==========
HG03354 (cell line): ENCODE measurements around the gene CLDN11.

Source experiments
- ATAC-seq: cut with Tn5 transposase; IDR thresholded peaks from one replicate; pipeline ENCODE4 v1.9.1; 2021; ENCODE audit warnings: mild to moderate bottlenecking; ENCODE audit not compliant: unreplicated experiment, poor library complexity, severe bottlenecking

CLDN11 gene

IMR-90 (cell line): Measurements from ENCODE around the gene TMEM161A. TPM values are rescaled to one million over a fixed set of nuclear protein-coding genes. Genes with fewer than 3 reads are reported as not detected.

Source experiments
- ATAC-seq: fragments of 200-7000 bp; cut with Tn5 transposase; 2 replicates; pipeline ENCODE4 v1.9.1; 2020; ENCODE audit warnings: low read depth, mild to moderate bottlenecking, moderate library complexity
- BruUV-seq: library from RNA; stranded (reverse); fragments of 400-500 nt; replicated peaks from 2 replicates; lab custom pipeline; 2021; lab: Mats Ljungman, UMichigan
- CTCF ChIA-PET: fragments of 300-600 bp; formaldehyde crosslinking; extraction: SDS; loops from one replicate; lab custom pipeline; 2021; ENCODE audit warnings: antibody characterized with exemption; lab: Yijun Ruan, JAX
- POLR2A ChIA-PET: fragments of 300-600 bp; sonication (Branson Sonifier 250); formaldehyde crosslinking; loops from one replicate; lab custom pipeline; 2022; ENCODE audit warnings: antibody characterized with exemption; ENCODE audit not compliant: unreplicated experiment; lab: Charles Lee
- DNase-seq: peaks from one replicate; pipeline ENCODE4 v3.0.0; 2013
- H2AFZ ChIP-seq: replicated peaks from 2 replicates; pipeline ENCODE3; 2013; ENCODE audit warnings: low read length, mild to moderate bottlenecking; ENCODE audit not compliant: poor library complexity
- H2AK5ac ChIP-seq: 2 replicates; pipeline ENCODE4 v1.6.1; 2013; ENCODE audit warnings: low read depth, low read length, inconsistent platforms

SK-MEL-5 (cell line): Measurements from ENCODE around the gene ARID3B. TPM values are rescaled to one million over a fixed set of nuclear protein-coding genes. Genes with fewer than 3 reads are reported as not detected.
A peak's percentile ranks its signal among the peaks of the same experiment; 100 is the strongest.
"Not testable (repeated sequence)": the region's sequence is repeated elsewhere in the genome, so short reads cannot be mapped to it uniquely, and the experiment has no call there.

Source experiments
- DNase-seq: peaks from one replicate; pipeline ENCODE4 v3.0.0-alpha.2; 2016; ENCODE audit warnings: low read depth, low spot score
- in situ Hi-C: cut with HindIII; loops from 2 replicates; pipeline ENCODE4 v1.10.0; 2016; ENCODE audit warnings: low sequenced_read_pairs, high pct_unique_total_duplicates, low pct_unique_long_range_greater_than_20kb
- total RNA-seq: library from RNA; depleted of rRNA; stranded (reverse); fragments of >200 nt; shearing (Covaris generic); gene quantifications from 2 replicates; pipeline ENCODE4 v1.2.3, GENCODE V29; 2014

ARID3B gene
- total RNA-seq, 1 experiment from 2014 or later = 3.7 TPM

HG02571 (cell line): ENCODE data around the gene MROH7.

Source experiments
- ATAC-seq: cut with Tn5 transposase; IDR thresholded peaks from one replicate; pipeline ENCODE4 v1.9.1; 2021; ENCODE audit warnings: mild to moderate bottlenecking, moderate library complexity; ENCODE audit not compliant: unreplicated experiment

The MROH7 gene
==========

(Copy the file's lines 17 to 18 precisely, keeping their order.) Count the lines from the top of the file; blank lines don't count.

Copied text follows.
Source experiments
- DNase-seq: peaks from one replicate; pipeline ENCODE4 v3.0.0-alpha.2; 2016; ENCODE audit warnings: low read depth, low spot score